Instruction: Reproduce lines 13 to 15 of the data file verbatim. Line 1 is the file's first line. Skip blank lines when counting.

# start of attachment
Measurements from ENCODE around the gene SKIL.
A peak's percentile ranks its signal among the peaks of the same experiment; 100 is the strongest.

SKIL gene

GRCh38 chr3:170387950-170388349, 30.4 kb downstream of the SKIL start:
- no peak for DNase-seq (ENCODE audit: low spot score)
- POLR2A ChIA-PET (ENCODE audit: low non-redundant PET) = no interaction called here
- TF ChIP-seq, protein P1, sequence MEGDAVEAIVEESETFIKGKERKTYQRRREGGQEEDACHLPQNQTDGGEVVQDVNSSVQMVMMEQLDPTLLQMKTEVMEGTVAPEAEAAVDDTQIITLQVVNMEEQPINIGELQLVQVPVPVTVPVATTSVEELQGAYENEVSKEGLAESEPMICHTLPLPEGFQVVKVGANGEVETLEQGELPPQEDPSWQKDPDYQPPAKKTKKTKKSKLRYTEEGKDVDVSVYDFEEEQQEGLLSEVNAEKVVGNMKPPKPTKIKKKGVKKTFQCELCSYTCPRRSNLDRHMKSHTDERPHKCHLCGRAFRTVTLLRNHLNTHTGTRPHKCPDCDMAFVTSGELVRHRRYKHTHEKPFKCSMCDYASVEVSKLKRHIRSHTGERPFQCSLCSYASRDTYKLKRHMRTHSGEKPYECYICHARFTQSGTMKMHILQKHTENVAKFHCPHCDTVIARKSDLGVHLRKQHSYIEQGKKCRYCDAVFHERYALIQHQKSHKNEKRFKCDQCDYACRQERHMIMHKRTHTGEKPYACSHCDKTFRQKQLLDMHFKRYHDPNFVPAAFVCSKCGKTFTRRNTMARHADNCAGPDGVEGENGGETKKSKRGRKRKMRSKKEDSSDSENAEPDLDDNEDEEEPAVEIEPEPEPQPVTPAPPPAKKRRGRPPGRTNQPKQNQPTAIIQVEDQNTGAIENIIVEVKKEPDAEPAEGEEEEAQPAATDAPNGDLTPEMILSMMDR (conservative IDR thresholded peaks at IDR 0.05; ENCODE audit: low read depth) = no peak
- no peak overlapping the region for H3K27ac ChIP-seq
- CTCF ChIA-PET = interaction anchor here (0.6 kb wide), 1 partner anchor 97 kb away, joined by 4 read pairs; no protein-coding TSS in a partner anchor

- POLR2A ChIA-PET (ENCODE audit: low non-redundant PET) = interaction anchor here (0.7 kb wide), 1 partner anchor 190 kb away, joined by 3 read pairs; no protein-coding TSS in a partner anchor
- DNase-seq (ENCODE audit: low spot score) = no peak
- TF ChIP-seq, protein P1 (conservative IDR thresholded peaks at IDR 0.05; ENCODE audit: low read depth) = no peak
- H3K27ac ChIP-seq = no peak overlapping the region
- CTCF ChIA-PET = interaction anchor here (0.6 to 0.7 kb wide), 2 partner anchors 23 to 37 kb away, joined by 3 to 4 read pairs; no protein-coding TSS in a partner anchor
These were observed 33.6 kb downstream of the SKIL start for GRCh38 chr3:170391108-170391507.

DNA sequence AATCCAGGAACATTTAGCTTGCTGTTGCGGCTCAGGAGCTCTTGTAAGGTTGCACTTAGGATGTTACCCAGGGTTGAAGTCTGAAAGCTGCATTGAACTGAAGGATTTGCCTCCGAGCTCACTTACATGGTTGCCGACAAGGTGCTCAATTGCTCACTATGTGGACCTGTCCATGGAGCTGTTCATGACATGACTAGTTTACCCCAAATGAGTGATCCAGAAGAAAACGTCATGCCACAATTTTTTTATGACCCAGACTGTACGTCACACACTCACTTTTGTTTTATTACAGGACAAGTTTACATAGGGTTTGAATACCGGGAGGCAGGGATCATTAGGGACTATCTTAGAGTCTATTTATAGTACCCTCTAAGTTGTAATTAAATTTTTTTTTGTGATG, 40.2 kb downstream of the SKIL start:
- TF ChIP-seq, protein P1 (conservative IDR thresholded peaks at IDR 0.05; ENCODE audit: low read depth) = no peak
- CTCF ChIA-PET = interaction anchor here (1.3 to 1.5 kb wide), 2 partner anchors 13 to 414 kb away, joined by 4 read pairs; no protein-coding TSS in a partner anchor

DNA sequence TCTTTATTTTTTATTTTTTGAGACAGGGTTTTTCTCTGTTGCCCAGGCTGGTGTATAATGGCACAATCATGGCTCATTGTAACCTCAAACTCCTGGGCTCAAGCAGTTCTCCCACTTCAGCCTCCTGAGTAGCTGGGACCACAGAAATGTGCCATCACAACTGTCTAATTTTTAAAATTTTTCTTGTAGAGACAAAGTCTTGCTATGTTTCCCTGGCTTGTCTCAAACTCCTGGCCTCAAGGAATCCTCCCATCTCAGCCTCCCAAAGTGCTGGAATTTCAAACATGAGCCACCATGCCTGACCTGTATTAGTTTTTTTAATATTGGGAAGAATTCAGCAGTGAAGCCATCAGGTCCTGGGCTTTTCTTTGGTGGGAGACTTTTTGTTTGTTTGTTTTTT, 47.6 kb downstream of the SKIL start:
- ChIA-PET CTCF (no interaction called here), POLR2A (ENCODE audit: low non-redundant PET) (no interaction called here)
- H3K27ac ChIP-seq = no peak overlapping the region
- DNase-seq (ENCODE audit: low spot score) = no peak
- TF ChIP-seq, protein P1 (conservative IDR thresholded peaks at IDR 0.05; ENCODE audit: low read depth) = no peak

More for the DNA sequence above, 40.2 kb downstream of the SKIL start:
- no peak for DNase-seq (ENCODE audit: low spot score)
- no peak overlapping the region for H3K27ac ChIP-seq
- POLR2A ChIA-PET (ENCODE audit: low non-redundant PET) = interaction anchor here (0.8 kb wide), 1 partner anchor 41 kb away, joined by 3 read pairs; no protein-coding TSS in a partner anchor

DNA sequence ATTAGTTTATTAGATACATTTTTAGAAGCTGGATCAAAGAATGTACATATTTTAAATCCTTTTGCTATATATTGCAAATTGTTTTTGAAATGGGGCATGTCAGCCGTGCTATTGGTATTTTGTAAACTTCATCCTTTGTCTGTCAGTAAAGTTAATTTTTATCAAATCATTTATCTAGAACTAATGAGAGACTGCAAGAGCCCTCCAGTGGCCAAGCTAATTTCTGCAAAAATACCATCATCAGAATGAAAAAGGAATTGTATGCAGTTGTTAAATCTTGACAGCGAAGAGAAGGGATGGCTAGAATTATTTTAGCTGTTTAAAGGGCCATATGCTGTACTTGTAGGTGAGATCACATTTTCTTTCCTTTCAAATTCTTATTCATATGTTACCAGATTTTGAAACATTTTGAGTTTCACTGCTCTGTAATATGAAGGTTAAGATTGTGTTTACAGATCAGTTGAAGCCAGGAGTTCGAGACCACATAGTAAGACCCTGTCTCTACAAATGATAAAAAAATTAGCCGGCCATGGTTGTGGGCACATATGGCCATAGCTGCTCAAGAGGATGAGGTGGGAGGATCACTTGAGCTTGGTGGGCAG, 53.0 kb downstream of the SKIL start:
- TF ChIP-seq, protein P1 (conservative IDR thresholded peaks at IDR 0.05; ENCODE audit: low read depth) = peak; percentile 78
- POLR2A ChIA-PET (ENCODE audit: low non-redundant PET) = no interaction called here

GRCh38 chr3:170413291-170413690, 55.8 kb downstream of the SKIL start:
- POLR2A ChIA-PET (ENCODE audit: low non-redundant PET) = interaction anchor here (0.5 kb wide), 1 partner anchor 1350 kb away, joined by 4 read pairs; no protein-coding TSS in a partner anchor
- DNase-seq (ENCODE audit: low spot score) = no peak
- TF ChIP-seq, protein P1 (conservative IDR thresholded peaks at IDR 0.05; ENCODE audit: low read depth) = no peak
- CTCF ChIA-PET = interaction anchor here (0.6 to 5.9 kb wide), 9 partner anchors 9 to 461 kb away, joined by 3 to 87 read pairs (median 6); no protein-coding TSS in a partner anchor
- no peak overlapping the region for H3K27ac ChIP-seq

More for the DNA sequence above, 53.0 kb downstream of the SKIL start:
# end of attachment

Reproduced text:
- H3K27ac ChIP-seq = no peak overlapping the region
- CTCF ChIA-PET = interaction anchor here (0.6 to 0.7 kb wide), 2 partner anchors 23 to 37 kb away, joined by 3 to 4 read pairs; no protein-coding TSS in a partner anchor
These were observed 33.6 kb downstream of the SKIL start for GRCh38 chr3:170391108-170391507.